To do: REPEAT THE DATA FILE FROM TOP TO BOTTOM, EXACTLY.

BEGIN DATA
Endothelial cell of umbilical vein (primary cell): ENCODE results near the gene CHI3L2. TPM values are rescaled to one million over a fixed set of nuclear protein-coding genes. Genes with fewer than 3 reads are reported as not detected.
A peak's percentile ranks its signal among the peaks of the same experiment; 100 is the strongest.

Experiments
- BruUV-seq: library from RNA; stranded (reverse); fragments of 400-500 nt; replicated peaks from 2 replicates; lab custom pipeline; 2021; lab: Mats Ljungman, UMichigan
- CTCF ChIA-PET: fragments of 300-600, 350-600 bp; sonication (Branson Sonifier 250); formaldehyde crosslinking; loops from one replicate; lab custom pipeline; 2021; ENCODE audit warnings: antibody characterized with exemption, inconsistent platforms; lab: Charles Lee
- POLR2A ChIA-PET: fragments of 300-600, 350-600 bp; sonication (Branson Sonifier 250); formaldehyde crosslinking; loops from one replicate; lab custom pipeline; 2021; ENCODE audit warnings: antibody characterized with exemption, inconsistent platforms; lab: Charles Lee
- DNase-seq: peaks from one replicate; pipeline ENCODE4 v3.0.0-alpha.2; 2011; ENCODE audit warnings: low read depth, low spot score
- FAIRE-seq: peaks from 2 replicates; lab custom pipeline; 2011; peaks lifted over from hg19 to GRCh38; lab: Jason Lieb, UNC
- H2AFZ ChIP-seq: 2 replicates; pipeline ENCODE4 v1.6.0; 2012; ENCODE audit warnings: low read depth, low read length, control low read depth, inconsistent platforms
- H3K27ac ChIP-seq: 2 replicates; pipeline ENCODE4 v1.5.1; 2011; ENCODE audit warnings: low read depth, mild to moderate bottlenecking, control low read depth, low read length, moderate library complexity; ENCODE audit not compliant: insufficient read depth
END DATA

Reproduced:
Endothelial cell of umbilical vein (primary cell): ENCODE results near the gene CHI3L2. TPM values are rescaled to one million over a fixed set of nuclear protein-coding genes. Genes with fewer than 3 reads are reported as not detected.
A peak's percentile ranks its signal among the peaks of the same experiment; 100 is the strongest.

Experiments
- BruUV-seq: library from RNA; stranded (reverse); fragments of 400-500 nt; replicated peaks from 2 replicates; lab custom pipeline; 2021; lab: Mats Ljungman, UMichigan
- CTCF ChIA-PET: fragments of 300-600, 350-600 bp; sonication (Branson Sonifier 250); formaldehyde crosslinking; loops from one replicate; lab custom pipeline; 2021; ENCODE audit warnings: antibody characterized with exemption, inconsistent platforms; lab: Charles Lee
- POLR2A ChIA-PET: fragments of 300-600, 350-600 bp; sonication (Branson Sonifier 250); formaldehyde crosslinking; loops from one replicate; lab custom pipeline; 2021; ENCODE audit warnings: antibody characterized with exemption, inconsistent platforms; lab: Charles Lee
- DNase-seq: peaks from one replicate; pipeline ENCODE4 v3.0.0-alpha.2; 2011; ENCODE audit warnings: low read depth, low spot score
- FAIRE-seq: peaks from 2 replicates; lab custom pipeline; 2011; peaks lifted over from hg19 to GRCh38; lab: Jason Lieb, UNC
- H2AFZ ChIP-seq: 2 replicates; pipeline ENCODE4 v1.6.0; 2012; ENCODE audit warnings: low read depth, low read length, control low read depth, inconsistent platforms
- H3K27ac ChIP-seq: 2 replicates; pipeline ENCODE4 v1.5.1; 2011; ENCODE audit warnings: low read depth, mild to moderate bottlenecking, control low read depth, low read length, moderate library complexity; ENCODE audit not compliant: insufficient read depth